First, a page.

1. Your extension cords should be in the best possible condition before you use them. This is why you are encouraged to check them for defects and damage before you plug appliances into their outlets.
  2. You should only use an extension cord after making sure that the plug is inserted fully into the wall outlet.
  3. Keep extension cords away from water. ESFI holds a similar opinion. They don’t want cords to run through snow and water.
  4. Extension cords that are not in use should be unplugged from the wall outlet.
  5. You should only use extension cords on a temporary basis. They can keep your appliances running while you prepare permanent wiring. Extension cords are not meant for permanent use.
  6. If at all possible, prioritize cords with three-prong plugs. They are much safer.
  7. State Farm wants you to keep indoor extension cords inside. If you want to operate exterior appliances, use outdoor extension cords only.
  8. You are also encouraged to read the instructions that come with your cord. The manual will show you the best way to use your extension cords.

It isn’t enough to know what you should do with an extension cord. You must also understand the factors and elements that must be avoided:


  1. Don’t cover extension cords. That will only cause them to overheat.
  2. Don’t use a three-pronged plug in a two-pronged outlet. To do so, you would have to remove the grounding pin in the cord’s plug. That would make the extension cordless safe.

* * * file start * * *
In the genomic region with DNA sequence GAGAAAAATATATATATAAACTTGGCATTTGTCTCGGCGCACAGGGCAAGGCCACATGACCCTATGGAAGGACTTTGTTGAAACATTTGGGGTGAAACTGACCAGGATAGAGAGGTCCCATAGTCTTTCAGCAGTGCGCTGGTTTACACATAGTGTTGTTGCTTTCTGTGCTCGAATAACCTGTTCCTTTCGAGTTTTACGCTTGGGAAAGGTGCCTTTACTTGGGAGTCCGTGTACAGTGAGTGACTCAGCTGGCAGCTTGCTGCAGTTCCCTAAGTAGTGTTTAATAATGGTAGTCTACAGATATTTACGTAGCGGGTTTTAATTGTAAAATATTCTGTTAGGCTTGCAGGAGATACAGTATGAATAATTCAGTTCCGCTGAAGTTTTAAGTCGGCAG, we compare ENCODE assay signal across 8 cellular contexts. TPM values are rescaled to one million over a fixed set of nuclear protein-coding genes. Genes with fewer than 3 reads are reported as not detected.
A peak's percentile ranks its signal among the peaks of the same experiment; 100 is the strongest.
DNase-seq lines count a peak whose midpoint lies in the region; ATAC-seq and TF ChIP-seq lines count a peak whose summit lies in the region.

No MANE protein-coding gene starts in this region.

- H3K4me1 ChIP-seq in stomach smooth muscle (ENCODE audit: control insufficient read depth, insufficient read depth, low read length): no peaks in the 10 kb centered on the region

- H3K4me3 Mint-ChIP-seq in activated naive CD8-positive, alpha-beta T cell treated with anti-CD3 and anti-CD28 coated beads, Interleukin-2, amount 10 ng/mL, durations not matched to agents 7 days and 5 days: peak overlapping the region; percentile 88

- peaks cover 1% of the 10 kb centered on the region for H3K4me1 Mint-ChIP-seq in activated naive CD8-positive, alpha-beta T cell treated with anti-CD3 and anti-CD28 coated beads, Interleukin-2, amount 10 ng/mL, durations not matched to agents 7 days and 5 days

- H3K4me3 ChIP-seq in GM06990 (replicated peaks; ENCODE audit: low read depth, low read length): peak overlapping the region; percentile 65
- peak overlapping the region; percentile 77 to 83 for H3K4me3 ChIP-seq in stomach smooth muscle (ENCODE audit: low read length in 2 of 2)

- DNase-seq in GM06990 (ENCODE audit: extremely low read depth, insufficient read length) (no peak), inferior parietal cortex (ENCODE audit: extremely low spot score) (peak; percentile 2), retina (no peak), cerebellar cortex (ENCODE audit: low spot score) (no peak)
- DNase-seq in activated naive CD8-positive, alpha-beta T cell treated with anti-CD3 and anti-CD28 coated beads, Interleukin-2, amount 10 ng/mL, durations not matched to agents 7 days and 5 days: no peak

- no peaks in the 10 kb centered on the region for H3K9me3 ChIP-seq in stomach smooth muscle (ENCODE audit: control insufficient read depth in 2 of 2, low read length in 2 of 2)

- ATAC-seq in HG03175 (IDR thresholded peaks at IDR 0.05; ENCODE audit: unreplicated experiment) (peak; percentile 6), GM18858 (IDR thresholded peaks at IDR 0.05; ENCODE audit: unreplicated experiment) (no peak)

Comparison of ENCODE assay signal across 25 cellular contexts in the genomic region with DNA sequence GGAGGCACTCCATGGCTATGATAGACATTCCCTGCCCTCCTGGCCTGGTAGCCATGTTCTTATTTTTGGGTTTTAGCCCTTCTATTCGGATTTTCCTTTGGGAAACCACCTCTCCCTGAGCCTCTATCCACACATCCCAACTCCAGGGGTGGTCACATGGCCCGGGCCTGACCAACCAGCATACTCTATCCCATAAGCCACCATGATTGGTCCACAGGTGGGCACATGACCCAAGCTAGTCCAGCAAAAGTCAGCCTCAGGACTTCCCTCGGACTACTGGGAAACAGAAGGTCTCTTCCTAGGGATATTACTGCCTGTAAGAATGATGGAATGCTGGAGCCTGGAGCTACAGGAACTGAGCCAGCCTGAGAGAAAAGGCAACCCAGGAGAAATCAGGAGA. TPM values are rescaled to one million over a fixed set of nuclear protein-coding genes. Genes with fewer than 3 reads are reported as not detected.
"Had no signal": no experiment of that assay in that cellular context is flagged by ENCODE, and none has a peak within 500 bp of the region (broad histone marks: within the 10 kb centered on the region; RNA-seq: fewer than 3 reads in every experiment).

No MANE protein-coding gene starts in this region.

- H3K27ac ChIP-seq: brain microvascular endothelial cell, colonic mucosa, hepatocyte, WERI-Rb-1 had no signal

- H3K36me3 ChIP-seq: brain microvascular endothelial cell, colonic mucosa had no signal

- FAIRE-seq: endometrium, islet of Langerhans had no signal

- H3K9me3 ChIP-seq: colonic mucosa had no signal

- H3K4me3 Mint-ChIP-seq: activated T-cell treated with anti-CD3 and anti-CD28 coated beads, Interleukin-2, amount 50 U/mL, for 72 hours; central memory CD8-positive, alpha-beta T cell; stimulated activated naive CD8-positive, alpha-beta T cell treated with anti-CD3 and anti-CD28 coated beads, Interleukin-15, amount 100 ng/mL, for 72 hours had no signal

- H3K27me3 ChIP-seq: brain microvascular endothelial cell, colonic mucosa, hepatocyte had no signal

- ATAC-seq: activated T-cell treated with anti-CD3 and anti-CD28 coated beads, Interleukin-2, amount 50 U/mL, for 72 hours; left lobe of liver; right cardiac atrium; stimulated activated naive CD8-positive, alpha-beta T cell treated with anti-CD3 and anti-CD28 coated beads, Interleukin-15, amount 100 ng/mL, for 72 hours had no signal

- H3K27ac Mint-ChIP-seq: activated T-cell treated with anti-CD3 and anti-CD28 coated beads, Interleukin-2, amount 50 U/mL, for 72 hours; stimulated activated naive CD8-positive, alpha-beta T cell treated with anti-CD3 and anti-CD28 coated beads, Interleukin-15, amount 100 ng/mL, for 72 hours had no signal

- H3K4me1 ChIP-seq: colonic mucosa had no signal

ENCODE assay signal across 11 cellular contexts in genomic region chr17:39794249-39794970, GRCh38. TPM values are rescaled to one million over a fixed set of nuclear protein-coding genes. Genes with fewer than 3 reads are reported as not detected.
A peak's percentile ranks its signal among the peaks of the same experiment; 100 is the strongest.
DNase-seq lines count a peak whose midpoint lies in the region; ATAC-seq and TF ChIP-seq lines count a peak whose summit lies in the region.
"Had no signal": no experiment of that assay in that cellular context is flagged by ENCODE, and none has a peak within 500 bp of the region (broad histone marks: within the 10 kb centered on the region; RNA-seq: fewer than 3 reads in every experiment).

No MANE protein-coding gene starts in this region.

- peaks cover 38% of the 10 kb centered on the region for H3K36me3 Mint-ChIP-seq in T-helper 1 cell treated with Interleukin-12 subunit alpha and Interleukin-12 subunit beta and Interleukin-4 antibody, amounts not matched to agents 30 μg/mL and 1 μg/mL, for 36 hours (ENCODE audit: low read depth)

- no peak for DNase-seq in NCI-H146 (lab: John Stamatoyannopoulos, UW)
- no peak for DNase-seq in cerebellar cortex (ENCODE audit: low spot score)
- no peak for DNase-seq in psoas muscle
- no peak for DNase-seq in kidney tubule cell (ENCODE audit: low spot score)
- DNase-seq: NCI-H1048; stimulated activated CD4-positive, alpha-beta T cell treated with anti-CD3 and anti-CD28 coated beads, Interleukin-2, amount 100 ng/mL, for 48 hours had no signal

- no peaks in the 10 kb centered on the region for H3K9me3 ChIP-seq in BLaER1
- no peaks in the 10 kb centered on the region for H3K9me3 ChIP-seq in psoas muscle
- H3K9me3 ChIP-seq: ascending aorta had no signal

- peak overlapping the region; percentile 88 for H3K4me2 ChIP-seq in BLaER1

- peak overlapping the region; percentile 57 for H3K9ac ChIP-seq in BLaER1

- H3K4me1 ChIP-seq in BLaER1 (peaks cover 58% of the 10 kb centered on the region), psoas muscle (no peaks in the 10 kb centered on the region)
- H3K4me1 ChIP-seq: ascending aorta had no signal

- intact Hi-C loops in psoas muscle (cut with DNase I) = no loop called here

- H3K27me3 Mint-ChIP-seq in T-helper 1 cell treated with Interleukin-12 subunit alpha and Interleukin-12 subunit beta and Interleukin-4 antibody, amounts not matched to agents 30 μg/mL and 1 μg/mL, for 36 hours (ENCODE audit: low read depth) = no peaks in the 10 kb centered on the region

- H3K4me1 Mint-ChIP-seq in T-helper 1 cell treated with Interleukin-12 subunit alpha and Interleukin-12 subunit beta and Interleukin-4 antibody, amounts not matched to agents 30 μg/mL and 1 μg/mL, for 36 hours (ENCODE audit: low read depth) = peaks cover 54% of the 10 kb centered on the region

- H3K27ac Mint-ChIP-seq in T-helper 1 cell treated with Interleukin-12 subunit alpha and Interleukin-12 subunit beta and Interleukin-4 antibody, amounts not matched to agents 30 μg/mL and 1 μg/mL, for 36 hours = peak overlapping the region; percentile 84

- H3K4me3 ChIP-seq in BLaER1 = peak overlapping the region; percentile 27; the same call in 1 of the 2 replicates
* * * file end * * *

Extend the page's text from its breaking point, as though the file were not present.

3. I discourage the use of ungrounded cords. It also frowns upon homeowners that use cords of the wrong gauge.
  4. Don’t overload extension cords by attaching too many appliances to them.
  5. I want you to stop using cords that feel hot. You should unplug and replace them. They also expect users to prevent their cords from touching flammable material like bedding items.
  6. You should never daisy chain extension cords. Rather than getting a longer cord, some people prefer to connect extension cords together. This practice is dangerous because it causes overheating and overloading. You are more likely to start a fire, which is why  I encourage homeowners to simply acquire cords in the length they need.

Extension cords make life easier. They bring electrical outlets closer to appliances, allowing you to power items that are too far from the wall outlet. But accidents happen all the time. People spill drinks on extension cords every day.

Others are forced to use them outside and it makes you wonder: what happens when it rains? What happens to the extension cord when the rain touches it? The objective of this guide is to give you some much-needed answers to those pressing questions.

Can Extension Cords Get Wet? Are They Waterproof

Extension cords get wet. However, you can use them afterward if you take the proper precaution. You don’t have as much to worry about if the water only touched the plastic and rubber sections. Things become far more complicated if the plug becomes wet or if the liquid enters the outlets on the extension cord.